FORT DRUM, N.Y. (Jan. 11, 2018) -- Fort Drum community members celebrated the legacy of Dr. Martin Luther King Jr. and his infinite ability to inspire social change during a special observance Jan. 10.

Martin Luther King Jr. Day is the only federal holiday that honors a private citizen, and it was created in 1994 through legislation co-authored by former Pennsylvania Senator Harris Wolford and Atlanta Congressman John Lewis. The two veterans of the Civil Rights Movement proposed a day for people to engage in meaningful service projects that would uplift communities and honor King's dream of a better nation. It was signed into law on Aug. 23, 1994, by President Bill Clinton.

"This federal legislation challenges Americans to transform the King holiday into a day of citizen action and volunteer service in honor of Dr. King," said 2nd Lt. Angela Hartless, event narrator. "This challenge has been accepted by millions of volunteers in this country who have donated their time to make a difference on this day."

The program included a poem recitations by Spc. Taylor Lunsford and an invocation by Chaplain (Capt.) Amy Smith. Attendees also viewed a video of King's "I Have a Dream" speech and a portion of his final public remarks the day before he was assassinated.

Command Sgt. Maj. Michael Bostic, 10th Special Troops Battalion senior enlisted adviser, 10th Sustainment Brigade, spoke as guest speaker at the event, and said that King continues to serve as a reminder about the power of speech and how words matter.

"Many words of Dr. King's still inspire us today," he said. "Dr. King's speeches, contributions to the movements for equality in America, sparked influence and leadership in others that eventually led to the passing of laws that ended legal segregation and made the pursuit of the American dream possible for all."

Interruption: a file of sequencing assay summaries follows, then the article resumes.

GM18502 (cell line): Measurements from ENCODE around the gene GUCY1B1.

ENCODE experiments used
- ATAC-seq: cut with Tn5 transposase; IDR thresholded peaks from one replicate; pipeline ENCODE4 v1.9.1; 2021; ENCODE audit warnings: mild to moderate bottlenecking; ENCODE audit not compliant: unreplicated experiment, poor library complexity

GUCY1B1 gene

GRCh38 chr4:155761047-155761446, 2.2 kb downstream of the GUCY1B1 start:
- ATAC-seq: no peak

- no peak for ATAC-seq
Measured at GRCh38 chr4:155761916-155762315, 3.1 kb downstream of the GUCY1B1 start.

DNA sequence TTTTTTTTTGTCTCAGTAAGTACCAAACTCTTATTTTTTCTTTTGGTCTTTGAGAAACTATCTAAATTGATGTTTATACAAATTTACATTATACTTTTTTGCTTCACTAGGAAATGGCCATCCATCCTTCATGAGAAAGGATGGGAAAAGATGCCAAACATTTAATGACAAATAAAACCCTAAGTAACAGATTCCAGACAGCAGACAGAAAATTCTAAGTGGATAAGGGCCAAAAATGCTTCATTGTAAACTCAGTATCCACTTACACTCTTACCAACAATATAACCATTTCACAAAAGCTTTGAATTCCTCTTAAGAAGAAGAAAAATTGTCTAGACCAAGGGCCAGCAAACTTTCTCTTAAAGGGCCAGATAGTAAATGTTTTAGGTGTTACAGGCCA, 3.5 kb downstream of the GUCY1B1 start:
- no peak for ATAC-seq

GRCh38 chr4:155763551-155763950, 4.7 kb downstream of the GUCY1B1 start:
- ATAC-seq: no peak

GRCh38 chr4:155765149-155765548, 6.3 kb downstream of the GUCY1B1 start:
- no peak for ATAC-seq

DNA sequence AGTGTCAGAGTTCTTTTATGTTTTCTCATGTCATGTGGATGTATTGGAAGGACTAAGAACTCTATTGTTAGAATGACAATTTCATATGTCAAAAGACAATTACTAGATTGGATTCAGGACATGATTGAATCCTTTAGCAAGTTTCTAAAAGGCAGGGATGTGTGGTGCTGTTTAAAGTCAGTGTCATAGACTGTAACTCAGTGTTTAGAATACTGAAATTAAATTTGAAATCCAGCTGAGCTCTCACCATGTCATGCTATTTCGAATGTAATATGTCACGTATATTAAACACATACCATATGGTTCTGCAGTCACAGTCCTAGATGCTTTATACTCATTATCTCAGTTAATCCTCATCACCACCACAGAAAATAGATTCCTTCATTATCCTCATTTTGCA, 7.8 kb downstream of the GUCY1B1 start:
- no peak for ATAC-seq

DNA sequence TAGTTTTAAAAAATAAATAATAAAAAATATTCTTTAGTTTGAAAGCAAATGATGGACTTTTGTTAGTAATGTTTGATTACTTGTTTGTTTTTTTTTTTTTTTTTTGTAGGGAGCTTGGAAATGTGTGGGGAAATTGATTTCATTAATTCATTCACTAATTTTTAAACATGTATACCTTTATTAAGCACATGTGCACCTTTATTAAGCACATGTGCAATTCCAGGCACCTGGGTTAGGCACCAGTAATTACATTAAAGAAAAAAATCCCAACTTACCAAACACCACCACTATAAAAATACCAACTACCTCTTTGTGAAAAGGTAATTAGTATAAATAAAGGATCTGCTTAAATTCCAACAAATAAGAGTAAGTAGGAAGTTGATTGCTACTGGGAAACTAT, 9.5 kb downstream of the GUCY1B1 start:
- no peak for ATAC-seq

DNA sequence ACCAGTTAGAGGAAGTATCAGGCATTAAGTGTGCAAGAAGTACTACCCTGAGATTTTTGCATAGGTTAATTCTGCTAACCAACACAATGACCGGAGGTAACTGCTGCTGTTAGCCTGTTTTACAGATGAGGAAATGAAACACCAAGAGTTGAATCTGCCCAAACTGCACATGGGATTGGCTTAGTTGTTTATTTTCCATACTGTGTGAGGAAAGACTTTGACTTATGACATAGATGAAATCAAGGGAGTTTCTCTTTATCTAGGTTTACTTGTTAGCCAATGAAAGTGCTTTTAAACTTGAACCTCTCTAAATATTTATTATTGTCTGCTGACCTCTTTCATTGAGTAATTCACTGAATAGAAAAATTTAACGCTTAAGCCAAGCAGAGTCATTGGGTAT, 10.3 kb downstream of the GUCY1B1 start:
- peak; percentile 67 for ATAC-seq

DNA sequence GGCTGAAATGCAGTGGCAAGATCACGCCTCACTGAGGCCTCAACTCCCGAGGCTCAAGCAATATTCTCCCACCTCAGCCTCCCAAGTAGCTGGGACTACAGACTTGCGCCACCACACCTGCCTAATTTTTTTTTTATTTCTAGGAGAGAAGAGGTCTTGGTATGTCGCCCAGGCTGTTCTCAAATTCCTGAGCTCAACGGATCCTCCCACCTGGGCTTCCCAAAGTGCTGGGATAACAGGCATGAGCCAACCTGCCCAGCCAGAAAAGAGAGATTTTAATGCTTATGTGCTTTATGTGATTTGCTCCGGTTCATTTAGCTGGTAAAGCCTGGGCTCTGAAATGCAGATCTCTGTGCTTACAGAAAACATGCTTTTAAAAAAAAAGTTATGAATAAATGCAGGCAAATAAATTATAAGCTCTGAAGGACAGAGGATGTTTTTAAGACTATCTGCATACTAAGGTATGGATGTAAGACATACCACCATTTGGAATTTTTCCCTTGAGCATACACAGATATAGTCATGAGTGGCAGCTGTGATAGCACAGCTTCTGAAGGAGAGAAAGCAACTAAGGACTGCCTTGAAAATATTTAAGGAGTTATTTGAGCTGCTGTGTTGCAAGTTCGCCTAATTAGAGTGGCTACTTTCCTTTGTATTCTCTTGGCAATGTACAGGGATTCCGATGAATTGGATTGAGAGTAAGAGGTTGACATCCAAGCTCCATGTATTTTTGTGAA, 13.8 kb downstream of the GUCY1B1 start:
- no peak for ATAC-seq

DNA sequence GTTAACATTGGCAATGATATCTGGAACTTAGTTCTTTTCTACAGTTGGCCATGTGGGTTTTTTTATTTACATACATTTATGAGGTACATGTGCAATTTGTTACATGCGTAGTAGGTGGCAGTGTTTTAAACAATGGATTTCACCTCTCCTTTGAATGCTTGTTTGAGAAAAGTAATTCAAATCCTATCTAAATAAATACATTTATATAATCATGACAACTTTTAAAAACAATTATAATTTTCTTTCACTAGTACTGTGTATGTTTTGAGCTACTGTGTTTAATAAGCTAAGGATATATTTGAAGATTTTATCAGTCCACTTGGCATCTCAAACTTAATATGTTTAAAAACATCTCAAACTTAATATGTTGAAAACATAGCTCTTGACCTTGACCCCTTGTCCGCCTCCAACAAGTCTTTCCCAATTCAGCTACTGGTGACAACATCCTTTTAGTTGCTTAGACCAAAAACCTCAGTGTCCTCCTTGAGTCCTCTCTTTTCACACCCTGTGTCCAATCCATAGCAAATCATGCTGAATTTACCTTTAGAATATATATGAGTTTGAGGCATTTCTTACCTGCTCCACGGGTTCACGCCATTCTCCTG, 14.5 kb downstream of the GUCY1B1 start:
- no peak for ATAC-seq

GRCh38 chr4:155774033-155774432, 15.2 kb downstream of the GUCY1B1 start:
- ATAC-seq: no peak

He said that his parents grew up in segregated schools, and his uncle and a close family friend had served in a segregated Army.

"They remind me of how challenging opportunities were for them," Bostic said. "Opportunities that, in hindsight, I sort of took for granted early in my career. My relatives helped me understand their struggle to serve their country."

Bostic said that, like many people in the audience, for most of his life he grew up in the America that King dreamed of -- one without segregation or public racism. He said it isn't perfect, but it is right.

"Imagine not being able to pursue something because of the color of your skin. Imagine this Army if only one race was allowed to serve. Imagine places on this post where only certain races could eat, or certain times of the day where certain races could shop. Because of Dr. King, many things are possible in terms of equality for all."

Bostic said that King's example of peaceful protest can be seen today.

"Just this week, there were peaceful protests for certain rights and due process for sexual assault victims in our nation's capital," he said. "We also know of recent protests in cities against police violence, and we have professional athletes kneeling during our national anthem to take a stance against police brutality at sporting venues. Dr. King's peaceful approach and demeanor makes that possible. We celebrate that Dr. King taught us to protest responsibly and respectfully."

Bostic said that technology allows people to talk through their watches, order groceries through an app and take photographs and videos with a phone. He encouraged people to take advantage of technology and use it to make a difference.

"When you post to social media this MLK Jr. Day, celebrate and share something you learned about him, and how you helped others on this day," Bostic said. "This year on MLK Jr. Day, Instagram, Snapchat, Facebook and YouTube yourself serving others. Let acts of kindness and service to others trend across our nation. You see, the simplest act of kindness from anyone to another in some need carries Dr. King's dream further."

Col. Shawn Schuldt, 10th Sustainment Brigade commander, said that more than 100 nations observe and celebrate Martin Luther King Jr. Day, and that it serves as a reminder of both the progress made and the actions still needed to bring equality to the world.

"As institutions, the Army and the Department of Defense have often led the way on civil rights issues," he said. "President Roosevelt signed the executive order in 1948 that racially integrated all services. This occurred nine years before the actions of Rosa Parks and 15 years before the crisis in Birmingham. It is important to recognize the leadership that our service has led this country through, and that is in honor of Dr. King."

He also reminded his Soldiers that they have the opportunity before the holiday to volunteer for a brigade service project in the local community. This is the second year that 10th Mountain Division Sustainment Brigade Soldiers have conducted a service project in conjunction with the holiday.

"Please, we ask you to feel free to join us and feel free to leave here not just with words but with (a commitment to) action, as we work together to make the Martin Luther King Jr. Day holiday a day on and not a day off," Schuldt said.